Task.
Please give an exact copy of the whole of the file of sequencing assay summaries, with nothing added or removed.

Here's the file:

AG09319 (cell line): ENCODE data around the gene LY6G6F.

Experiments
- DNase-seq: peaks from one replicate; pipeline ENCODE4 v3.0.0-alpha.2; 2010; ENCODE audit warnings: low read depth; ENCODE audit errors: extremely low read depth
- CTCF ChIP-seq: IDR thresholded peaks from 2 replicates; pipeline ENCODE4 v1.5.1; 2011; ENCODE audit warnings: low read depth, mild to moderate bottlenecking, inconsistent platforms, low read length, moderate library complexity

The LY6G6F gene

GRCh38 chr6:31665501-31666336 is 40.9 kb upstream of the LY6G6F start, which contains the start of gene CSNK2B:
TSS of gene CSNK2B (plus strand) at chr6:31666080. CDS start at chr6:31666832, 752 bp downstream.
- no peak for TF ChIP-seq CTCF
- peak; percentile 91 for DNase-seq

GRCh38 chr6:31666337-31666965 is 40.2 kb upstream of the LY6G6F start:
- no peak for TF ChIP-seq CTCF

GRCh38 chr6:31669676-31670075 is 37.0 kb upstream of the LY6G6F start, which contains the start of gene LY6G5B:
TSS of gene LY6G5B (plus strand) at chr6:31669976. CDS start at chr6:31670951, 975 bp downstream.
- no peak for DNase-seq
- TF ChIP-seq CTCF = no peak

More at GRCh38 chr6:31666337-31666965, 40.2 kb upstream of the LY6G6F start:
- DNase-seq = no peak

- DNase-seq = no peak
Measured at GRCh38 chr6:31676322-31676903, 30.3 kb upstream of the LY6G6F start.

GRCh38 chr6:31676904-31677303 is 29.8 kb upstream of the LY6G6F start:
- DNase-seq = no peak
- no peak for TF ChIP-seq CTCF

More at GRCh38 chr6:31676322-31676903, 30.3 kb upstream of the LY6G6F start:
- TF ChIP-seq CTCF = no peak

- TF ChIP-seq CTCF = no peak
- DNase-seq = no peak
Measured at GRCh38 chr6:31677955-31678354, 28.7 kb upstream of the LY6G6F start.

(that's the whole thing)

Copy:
AG09319 (cell line): ENCODE data around the gene LY6G6F.

Experiments
- DNase-seq: peaks from one replicate; pipeline ENCODE4 v3.0.0-alpha.2; 2010; ENCODE audit warnings: low read depth; ENCODE audit errors: extremely low read depth
- CTCF ChIP-seq: IDR thresholded peaks from 2 replicates; pipeline ENCODE4 v1.5.1; 2011; ENCODE audit warnings: low read depth, mild to moderate bottlenecking, inconsistent platforms, low read length, moderate library complexity

The LY6G6F gene

GRCh38 chr6:31665501-31666336 is 40.9 kb upstream of the LY6G6F start, which contains the start of gene CSNK2B:
TSS of gene CSNK2B (plus strand) at chr6:31666080. CDS start at chr6:31666832, 752 bp downstream.
- no peak for TF ChIP-seq CTCF
- peak; percentile 91 for DNase-seq

GRCh38 chr6:31666337-31666965 is 40.2 kb upstream of the LY6G6F start:
- no peak for TF ChIP-seq CTCF

GRCh38 chr6:31669676-31670075 is 37.0 kb upstream of the LY6G6F start, which contains the start of gene LY6G5B:
TSS of gene LY6G5B (plus strand) at chr6:31669976. CDS start at chr6:31670951, 975 bp downstream.
- no peak for DNase-seq
- TF ChIP-seq CTCF = no peak

More at GRCh38 chr6:31666337-31666965, 40.2 kb upstream of the LY6G6F start:
- DNase-seq = no peak

- DNase-seq = no peak
Measured at GRCh38 chr6:31676322-31676903, 30.3 kb upstream of the LY6G6F start.

GRCh38 chr6:31676904-31677303 is 29.8 kb upstream of the LY6G6F start:
- DNase-seq = no peak
- no peak for TF ChIP-seq CTCF

More at GRCh38 chr6:31676322-31676903, 30.3 kb upstream of the LY6G6F start:
- TF ChIP-seq CTCF = no peak

- TF ChIP-seq CTCF = no peak
- DNase-seq = no peak
Measured at GRCh38 chr6:31677955-31678354, 28.7 kb upstream of the LY6G6F start.